[Balloons fill the dance floor at Nikki Beach, Midtown. Photo via our Inbox]
With our city well into the recession, it's time to take another look about how it is affecting our city's nightlife. Many people I've discussed this topic with (including Steve Lewis 5 minutes ago), tend to think that we are on the VERGE of the next wave of decent nightlife. Marc Jacobs has even caught the trend, channeling the good old '80s at his show yesterday, a time of bold fashion statements and even bolder parties and venues. "The party last night at Greenhouse (The Tracy Reese after party) was insane. It was cool, sexy and fresh. People everywhere are out again, I feel like the clubs are finally becoming "cool" again, like I'm back in 1985." Exclaims Steve. But what does this recession really mean?
One thing's for sure, nothing NEW has opened for quite some time. That is an obvious observation. But here are some other trends that we have noticed:
The smaller bars are staying afloat. From the local watering holes in Murray Hills that are able to offer ridiculous recession prices on beer, to the college bars around NYU with strong sports followings, to the LES dive bars...if they're serving cheap beer, they are packing in the crowds. In fact, they are doing better than fine, they are having to TURN PEOPLE AWAY. Don't believe us? Just take a stroll down Ludlow street on a given Friday night. People need to drink their sorrows away, and many of them need are doing it via Pabst Blue Ribbon, not at Soho's Blue Ribbon.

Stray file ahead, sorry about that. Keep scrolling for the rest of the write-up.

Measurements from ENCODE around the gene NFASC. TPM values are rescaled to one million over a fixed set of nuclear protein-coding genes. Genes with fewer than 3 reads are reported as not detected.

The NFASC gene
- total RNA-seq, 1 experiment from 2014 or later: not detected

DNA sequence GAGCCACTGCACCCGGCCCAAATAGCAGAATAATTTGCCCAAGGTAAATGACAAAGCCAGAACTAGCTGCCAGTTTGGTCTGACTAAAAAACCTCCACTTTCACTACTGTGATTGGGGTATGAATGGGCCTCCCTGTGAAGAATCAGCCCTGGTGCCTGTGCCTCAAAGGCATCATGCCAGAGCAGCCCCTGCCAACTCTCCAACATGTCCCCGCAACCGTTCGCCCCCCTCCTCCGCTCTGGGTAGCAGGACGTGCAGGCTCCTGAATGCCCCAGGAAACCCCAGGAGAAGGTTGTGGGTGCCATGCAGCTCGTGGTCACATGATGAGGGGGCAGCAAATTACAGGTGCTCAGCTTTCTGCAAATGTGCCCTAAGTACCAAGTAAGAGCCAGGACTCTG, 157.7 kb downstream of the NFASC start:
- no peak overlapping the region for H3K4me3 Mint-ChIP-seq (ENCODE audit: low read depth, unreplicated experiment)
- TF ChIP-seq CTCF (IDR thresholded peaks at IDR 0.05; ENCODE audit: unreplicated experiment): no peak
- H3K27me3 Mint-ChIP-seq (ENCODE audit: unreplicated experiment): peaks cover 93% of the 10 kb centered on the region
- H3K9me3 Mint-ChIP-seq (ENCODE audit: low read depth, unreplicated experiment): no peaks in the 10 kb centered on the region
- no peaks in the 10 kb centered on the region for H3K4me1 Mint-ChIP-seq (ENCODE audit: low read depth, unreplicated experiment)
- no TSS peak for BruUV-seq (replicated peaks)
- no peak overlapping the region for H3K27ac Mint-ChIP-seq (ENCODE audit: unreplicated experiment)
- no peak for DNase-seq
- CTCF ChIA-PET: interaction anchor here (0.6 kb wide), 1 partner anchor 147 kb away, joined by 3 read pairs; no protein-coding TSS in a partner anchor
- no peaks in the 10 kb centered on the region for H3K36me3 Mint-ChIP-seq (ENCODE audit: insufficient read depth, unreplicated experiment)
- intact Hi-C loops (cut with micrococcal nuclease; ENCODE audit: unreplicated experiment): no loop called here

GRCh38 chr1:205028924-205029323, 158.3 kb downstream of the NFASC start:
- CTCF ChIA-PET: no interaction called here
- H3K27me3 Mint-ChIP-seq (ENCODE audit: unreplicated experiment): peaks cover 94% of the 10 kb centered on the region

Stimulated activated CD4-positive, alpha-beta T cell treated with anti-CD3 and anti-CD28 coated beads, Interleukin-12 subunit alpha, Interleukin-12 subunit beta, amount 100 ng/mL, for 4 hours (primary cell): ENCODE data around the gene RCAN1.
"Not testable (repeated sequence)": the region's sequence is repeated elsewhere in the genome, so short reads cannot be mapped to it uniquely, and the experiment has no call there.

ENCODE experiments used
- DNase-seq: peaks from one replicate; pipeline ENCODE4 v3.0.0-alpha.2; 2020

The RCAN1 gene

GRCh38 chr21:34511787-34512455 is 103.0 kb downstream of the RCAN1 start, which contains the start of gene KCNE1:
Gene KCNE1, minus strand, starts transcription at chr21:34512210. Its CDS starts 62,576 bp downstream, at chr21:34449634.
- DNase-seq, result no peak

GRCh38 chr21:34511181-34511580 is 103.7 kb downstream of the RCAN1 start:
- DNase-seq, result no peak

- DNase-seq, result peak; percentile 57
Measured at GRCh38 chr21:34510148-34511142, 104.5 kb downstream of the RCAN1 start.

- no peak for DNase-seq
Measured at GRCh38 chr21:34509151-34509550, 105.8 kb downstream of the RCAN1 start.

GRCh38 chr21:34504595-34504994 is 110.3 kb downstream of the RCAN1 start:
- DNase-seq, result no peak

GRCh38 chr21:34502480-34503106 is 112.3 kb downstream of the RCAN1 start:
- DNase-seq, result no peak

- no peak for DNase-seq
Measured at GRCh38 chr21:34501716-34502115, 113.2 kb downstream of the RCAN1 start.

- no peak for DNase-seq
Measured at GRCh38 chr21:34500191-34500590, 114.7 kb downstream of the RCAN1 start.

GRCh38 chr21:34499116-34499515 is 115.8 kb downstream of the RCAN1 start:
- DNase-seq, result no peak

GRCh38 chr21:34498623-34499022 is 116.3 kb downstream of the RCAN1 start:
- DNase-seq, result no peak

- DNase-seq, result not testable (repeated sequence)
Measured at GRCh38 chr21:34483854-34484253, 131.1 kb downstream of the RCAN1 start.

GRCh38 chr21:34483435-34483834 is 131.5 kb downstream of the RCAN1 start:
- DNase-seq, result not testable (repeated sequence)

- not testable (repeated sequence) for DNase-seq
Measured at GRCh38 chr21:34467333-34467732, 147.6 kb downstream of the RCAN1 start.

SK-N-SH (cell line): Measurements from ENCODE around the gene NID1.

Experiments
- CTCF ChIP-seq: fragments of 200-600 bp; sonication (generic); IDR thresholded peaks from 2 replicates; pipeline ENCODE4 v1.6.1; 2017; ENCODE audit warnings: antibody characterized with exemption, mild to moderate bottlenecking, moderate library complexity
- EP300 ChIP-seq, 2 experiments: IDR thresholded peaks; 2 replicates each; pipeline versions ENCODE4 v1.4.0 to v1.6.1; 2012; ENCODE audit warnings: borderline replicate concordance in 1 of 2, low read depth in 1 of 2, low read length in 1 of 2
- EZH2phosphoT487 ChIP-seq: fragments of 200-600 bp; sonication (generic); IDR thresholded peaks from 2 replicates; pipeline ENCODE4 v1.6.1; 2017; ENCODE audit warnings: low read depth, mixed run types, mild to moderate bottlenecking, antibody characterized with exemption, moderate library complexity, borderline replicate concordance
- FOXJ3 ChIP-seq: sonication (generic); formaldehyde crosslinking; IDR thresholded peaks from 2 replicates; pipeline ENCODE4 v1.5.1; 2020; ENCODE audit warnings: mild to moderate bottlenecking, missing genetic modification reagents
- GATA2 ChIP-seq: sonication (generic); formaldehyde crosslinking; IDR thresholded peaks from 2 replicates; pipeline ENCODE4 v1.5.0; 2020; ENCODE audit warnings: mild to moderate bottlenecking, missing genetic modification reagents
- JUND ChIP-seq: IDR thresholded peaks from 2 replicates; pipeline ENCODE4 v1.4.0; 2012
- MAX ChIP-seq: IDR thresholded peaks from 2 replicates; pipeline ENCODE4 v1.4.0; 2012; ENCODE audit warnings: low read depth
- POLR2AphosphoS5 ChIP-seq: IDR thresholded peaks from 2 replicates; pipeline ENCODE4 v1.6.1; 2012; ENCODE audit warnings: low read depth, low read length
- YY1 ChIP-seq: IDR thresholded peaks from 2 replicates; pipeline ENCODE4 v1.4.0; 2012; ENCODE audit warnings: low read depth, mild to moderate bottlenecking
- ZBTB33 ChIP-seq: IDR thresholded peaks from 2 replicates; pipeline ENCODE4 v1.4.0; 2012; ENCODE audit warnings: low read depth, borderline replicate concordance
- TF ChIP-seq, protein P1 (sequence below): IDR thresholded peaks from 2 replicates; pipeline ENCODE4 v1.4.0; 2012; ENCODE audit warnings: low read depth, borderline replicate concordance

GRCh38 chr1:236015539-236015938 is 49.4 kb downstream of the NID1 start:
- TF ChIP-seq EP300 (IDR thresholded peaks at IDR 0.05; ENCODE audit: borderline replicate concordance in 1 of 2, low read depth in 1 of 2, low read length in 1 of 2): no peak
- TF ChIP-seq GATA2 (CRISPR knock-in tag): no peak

The large venues and well established clubs are also doing fine. 1Oak's line is still out the door, people continue to flock to Cipriani's on Sunday nights, and, with the right promoters, even places like Greenhouse and Mr. West are staying alive. Merkato 55 has done upwards of $75k in profit on a given afternoon. People are still wanting to go out and party, and they are willing to pay, they're just able to be a bit more picky about where they go...
Which leaves the venues that fall in the middle (like Nikki Beach, 49 Grove, Sway, etc). Though more research is needed, the fact that there are large promotional gigs happening nightly at these places (the photos below are from "Balloon Night" at Nikki Beach, tell us one thing: They are struggling for guests.